Information management moves to the top
As the economy staggers towards recovery, organisations need to effectively manage the information resources existing throughout the organisation. Only in this way can they develop the agility and insights to maximise new business opportunities.
This is the view of Sean Paine, director of information solutions specialist, EnterpriseWorx. “As the volume and type of information expand exponentially, managing it becomes an increasing challenge,” says Paine.
“Information management is a continuous process, a journey that must be undertaken in a structured, committed way. It depends for its success on the organisation treating data as a strategic asset. To be effective it must be aligned with strategic business objectives and operational requirements.”
Enterprise information management (EIM) is a process for creating, managing, sharing and using information in a holistic way across the organisation. It includes structured information in company databases and unstructured information like e-mail, social networking sites and blogs. It aims to consolidate data from these disparate sources and provide fast access to complete, clean and current information.
“This information should not be restricted to a few knowledgeable specialists, but should be freely available throughout the business,” says Paine. “It’s a matter of ownership. Management tends to allow the information technology (IT) department to own the information because it controls the delivery mechanism. But business leaders need to take ownership and approach EIM at a strategic level.”
Research by PricewaterhouseCoopers (PwC) shows a substantial gap exists between the information that managers view as important, and their organisation’s ability to provide it. For example, whereas close to 95% of managers regard information about business risks as a critical driver, less than 30% feel they have access to relevant comprehensive information. The pattern repeats itself when it comes to information on the company’s brand and reputation.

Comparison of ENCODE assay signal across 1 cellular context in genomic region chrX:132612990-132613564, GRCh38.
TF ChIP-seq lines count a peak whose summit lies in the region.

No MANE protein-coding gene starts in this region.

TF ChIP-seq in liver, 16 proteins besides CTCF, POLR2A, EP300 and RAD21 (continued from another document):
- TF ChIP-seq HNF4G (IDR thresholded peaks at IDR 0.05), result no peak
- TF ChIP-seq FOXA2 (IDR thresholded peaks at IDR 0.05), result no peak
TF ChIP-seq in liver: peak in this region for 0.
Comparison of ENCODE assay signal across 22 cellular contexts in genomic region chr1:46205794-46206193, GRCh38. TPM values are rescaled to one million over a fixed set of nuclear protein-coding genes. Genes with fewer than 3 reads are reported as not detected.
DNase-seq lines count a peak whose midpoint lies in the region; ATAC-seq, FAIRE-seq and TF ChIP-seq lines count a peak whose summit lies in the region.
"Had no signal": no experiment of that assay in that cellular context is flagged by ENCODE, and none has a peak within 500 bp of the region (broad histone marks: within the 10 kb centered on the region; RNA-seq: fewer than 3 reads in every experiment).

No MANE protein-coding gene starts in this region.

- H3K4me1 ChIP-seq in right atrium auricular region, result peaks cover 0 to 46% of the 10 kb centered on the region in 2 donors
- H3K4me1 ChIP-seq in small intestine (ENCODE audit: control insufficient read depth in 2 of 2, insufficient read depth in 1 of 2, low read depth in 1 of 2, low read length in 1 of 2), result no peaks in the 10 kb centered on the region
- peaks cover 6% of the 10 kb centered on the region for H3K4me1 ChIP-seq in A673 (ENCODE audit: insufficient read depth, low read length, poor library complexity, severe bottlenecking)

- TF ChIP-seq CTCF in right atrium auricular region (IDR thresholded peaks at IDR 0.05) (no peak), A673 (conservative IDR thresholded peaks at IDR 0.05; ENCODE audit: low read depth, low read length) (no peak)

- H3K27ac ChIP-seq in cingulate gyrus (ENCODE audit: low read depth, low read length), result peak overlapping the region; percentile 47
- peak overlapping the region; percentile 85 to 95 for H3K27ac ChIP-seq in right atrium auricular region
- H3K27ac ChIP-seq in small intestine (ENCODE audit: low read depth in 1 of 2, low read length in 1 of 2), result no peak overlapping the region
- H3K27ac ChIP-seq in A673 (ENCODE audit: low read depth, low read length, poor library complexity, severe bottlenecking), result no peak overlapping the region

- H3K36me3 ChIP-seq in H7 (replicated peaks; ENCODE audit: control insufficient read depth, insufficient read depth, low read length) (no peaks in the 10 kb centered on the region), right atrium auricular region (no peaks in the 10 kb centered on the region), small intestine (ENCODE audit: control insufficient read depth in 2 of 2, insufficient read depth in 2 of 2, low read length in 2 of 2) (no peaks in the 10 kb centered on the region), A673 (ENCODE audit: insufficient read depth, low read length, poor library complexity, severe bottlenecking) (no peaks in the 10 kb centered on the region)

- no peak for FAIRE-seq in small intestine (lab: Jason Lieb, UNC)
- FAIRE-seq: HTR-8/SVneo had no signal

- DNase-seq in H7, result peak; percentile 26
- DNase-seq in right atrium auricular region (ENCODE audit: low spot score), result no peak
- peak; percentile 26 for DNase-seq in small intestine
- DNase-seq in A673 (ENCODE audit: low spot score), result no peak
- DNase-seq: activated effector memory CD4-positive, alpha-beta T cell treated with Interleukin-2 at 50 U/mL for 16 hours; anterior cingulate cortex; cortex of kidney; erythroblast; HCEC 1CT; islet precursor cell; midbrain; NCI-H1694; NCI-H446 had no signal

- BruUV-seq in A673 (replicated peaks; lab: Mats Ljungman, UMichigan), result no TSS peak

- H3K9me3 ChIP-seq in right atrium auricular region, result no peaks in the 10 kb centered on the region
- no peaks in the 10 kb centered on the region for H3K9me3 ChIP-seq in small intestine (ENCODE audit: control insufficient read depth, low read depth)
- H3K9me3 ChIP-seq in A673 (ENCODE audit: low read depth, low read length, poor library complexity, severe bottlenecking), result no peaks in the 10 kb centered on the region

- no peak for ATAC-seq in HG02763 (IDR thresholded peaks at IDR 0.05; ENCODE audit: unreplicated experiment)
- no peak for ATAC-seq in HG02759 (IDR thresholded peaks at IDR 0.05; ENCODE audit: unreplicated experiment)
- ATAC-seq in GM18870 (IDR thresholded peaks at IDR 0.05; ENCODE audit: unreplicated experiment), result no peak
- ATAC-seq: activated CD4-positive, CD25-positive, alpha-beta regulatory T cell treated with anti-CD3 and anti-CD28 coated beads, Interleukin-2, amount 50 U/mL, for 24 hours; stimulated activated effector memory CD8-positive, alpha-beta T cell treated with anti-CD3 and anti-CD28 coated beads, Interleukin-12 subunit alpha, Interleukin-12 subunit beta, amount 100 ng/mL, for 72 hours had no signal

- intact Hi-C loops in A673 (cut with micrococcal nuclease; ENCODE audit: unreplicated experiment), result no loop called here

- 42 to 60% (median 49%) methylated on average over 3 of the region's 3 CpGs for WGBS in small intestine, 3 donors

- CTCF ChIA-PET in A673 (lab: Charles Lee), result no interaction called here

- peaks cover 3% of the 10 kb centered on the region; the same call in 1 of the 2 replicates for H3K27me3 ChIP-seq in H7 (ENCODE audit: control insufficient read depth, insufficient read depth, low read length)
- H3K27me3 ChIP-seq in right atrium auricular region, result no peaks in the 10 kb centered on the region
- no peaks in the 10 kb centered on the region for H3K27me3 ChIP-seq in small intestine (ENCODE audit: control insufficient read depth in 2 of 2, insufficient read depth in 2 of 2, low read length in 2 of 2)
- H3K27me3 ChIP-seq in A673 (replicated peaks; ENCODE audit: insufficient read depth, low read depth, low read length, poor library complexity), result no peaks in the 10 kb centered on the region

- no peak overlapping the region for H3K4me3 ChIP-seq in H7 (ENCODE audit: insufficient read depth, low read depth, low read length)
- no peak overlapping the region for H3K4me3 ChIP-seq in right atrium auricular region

“Management needs to commit to making an investment in terms of money, time and effort to ensure data availability in crucial areas,” says Paine. “In this way they can move to a partner ecosystem of information management where all parties can make decisions based on access to current, accurate information.”
Effective information management supports execution of strategy, improves business processes and allocates resources more effectively. “It goes to the level of linking your strategy to the organisation’s systems, processes, and people,” according to PwC. It involves harnessing the collective knowledge of employees and allowing decisions to be based on facts rather than intuition.
“In order to drive adoption of EIM in the organisation, it’s necessary to develop a culture that recognises the value of information management,” adds Paine. “That means communicating with stakeholders and informing people of the changes they can expect and supporting them as they learn new processes. In the information age, speed of delivery is critical. For the user, the EIM system should be easy to learn, intuitive and instant, delivering information and insights when and where needed.”
“To overcome resistance to change it’s important to find an executive sponsor, produce early, tangible wins and demonstrate the return on investment in terms of metrics like cost reduction and increased revenue.”
“You can’t take a back-seat approach to EIM. It has to be tackled in a structured manner. Where this is done effectively, it will incorporate all the data and application silos in the organisation and integrate these in one effective environment enabling the business to manage unexpected challenges.”